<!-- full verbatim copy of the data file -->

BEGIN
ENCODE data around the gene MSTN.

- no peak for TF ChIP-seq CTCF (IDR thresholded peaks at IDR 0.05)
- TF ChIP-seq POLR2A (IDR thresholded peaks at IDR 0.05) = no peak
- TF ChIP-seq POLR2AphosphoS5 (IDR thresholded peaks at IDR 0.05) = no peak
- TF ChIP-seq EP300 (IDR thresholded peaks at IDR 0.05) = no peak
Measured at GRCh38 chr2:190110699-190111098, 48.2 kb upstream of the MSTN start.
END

ENCODE data around the gene MSTN.

- no peak for TF ChIP-seq CTCF (IDR thresholded peaks at IDR 0.05)
- TF ChIP-seq POLR2A (IDR thresholded peaks at IDR 0.05) = no peak
- TF ChIP-seq POLR2AphosphoS5 (IDR thresholded peaks at IDR 0.05) = no peak
- TF ChIP-seq EP300 (IDR thresholded peaks at IDR 0.05) = no peak
Measured at GRCh38 chr2:190110699-190111098, 48.2 kb upstream of the MSTN start.